Many surgeons disagree on the degree of automation they want from a laser system. The Catalys automatically sets the “gates” or the anterior and posterior limits of the cornea, the anterior capsule, and the lens. These structures are all identified with an overlay on the optical coherence tomography image (Figure). Some of my partners prefer to set these gates manually, but I would argue that clicking and dragging each one manually increases the potential for error. I can evaluate the accuracy of the automated gates as well as if I had placed them myself, and I can adjust them if needed (less than 5% of my cases).
Treatment time is a misleading point of comparison among the different lasers. Rather than compare the “pedal down” time, I think it is more useful to assess the total treatment time in the room, because differences in docking and setup can negate an otherwise faster laser speed. In any case, speed, which amounts to a few seconds seconds between lasers, is less important to me than clinical performance.
Finally, I recommend asking experienced users if they have had complications and, if so, whether they were able to review the case and identify what went wrong and why.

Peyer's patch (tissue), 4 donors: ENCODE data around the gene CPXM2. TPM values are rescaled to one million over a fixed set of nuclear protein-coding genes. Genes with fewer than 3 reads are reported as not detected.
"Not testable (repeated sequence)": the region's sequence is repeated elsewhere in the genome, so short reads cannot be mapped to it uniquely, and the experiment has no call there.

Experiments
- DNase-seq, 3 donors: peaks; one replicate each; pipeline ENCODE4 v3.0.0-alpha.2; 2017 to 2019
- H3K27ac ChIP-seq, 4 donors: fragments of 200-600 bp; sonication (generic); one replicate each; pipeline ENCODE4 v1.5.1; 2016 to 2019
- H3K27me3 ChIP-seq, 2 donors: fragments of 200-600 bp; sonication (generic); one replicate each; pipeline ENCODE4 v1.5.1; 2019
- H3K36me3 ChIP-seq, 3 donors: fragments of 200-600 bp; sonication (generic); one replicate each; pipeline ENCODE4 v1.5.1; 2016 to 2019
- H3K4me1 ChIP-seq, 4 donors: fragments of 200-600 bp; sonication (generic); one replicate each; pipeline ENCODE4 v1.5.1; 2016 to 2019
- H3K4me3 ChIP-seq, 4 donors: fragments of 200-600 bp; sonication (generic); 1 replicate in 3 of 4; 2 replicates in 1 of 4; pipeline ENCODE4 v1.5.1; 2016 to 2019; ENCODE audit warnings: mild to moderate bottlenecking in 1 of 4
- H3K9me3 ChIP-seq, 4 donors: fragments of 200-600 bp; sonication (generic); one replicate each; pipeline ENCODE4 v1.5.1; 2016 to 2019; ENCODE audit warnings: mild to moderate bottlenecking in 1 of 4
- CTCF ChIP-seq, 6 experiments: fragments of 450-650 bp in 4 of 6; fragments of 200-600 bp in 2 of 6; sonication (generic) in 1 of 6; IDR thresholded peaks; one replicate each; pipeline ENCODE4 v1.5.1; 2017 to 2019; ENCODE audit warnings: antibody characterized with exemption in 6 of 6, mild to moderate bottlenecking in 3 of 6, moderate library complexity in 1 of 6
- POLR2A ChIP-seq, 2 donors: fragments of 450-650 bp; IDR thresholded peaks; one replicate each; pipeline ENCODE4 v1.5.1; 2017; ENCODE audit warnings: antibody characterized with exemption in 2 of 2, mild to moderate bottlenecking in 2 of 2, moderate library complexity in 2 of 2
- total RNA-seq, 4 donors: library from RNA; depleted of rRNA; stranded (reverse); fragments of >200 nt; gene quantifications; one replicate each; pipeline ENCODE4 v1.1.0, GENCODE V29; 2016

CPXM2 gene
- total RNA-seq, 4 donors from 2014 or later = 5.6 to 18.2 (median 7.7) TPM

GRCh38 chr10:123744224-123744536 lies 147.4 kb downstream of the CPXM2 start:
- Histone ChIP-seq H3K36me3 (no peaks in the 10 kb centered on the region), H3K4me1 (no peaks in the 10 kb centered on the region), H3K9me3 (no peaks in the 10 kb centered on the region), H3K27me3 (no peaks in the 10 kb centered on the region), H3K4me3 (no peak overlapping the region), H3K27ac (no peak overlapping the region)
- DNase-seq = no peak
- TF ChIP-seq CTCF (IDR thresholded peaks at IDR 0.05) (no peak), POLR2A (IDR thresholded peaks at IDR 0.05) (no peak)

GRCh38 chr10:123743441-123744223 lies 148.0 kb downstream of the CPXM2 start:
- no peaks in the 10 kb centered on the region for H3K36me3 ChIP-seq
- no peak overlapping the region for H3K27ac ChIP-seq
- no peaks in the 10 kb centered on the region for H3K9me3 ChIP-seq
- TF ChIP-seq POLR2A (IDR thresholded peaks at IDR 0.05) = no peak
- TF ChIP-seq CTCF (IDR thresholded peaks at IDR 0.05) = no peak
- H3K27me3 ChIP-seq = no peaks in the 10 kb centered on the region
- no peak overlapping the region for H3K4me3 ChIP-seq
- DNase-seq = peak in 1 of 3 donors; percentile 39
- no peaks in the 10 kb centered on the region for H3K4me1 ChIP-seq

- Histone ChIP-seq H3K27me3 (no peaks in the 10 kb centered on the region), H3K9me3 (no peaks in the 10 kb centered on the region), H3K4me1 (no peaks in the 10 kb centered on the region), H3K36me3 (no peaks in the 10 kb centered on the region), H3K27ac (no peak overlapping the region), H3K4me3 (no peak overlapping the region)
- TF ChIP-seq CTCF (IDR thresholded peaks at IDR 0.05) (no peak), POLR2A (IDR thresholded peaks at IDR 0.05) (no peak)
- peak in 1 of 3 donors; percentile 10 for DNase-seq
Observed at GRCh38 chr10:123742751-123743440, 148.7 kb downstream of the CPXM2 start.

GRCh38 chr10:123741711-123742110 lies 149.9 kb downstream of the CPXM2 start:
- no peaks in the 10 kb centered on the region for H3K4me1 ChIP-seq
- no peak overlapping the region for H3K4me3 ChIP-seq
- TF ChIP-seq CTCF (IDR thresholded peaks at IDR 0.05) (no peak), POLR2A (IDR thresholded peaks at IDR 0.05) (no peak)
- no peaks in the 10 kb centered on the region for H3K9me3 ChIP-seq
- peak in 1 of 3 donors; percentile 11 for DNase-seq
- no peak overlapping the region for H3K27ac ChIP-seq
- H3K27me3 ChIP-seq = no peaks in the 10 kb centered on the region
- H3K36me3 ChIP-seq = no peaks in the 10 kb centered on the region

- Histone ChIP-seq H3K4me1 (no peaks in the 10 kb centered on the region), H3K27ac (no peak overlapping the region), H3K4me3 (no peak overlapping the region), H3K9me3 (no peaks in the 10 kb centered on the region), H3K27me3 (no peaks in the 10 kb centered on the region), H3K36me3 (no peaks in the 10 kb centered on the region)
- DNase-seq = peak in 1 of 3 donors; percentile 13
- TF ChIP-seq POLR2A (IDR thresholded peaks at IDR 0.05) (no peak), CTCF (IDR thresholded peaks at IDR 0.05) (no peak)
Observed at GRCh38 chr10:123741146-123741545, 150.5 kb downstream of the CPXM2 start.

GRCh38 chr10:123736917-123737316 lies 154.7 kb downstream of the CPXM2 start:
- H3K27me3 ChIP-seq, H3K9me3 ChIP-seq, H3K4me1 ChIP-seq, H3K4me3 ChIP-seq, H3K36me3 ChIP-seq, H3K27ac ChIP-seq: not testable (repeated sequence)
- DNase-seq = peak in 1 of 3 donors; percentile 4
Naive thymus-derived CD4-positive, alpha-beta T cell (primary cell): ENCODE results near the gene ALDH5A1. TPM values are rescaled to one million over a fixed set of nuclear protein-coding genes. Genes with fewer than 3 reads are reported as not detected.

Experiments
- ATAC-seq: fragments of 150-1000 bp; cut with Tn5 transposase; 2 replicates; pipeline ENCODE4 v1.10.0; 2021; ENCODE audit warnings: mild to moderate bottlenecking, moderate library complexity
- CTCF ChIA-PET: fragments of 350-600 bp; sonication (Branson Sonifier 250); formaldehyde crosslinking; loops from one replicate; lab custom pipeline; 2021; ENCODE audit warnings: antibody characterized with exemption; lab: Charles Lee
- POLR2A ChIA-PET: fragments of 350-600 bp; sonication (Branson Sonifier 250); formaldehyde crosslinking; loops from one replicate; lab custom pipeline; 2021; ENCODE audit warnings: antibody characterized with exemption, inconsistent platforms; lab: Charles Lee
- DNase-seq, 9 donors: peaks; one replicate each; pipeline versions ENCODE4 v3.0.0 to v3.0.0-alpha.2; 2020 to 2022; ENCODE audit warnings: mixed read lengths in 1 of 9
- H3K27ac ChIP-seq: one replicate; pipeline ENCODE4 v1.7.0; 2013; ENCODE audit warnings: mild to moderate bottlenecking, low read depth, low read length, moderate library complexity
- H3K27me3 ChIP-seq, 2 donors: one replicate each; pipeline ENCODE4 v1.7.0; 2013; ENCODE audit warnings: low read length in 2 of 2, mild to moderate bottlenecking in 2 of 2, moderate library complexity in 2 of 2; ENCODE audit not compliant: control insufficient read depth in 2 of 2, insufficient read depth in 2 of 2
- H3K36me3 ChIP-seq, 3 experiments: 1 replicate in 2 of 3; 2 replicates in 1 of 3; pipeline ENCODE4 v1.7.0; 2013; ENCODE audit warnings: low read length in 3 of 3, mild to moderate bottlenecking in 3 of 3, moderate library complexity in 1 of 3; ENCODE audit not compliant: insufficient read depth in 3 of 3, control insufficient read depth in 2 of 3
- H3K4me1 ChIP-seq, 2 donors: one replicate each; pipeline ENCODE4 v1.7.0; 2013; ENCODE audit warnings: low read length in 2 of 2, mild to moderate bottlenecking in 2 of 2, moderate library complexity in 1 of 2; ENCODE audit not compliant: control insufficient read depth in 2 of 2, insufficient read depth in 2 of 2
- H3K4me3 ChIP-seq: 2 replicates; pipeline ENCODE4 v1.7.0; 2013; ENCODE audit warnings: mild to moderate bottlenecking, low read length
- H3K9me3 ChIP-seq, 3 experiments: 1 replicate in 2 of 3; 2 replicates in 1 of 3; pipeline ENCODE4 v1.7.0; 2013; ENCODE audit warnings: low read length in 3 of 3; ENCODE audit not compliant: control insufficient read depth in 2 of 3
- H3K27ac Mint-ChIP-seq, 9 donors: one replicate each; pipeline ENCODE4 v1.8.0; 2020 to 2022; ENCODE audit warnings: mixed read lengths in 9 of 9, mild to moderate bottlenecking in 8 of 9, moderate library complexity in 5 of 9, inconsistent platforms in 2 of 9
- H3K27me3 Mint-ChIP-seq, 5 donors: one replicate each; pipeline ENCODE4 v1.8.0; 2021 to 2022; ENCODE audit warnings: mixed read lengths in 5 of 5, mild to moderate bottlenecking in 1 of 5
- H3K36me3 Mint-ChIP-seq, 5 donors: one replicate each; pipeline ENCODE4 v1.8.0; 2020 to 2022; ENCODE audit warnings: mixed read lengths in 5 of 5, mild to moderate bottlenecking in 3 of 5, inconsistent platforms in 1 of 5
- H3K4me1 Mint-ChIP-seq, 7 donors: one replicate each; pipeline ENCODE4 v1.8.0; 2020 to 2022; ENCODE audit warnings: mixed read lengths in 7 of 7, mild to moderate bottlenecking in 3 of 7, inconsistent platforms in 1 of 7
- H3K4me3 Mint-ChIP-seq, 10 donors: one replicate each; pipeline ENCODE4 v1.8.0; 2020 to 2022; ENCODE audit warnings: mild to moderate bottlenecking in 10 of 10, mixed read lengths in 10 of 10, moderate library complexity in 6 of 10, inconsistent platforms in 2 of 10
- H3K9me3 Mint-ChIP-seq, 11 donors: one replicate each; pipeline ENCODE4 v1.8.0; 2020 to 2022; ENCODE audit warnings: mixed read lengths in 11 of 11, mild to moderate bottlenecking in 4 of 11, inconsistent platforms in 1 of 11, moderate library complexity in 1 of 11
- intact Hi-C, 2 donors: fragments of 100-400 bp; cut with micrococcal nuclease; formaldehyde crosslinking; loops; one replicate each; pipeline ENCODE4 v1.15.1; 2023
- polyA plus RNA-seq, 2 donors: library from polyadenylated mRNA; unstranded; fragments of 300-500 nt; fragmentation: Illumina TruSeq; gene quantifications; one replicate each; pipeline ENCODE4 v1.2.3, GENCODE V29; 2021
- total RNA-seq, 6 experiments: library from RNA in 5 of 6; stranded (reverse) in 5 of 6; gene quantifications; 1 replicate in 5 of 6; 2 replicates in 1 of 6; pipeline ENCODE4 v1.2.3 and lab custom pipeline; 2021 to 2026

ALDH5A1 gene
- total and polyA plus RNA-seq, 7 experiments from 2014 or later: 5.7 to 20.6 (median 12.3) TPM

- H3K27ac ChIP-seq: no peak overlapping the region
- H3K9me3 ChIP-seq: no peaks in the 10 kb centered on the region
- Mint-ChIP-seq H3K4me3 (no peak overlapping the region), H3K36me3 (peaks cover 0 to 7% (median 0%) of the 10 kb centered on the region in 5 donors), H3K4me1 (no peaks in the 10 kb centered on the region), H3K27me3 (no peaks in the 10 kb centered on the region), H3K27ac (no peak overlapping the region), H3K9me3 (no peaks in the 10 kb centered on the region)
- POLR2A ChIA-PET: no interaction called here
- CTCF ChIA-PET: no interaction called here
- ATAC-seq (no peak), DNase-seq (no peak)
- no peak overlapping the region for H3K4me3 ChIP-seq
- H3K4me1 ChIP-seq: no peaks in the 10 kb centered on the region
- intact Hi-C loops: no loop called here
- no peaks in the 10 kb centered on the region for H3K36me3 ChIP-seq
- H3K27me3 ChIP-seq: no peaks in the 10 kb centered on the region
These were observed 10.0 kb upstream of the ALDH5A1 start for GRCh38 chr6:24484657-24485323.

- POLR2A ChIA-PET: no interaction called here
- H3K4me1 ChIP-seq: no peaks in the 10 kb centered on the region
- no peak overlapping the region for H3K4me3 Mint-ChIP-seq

There are very real differences among the available laser platforms, but only some of them have great clinical relevance. I recommend determining which features are of highest importance to you and focusing on them when evaluating the systems. Technological advances will continue to improve the platforms.
Cary M. Silverman, MD, MBA, is the medical director of EyeCare 20/20 in East Hanover, New Jersey. He acknowledged no financial interest in the products or companies mentioned herein. Dr. Silverman may be reached at firstname.lastname@example.org. or via Twitter @TheLASIKdoc.
- Dick HB, Schultz T. On the way to zero phaco. J Cataract Refract Surg. 2013;39(9):1442-1444.
- Abell RG, Kerr NM, Vote BJ. Toward zero effective phacoemulsification time using femtosecond laser pretreatment. Ophthalmology. 2013;120(5):942-948.
- Friedman NJ, Palanker DV, Schuele G, et al. Femtosecond laser capsulotomy. J Cataract Refract Surg. 2011;37(7):1189-1198.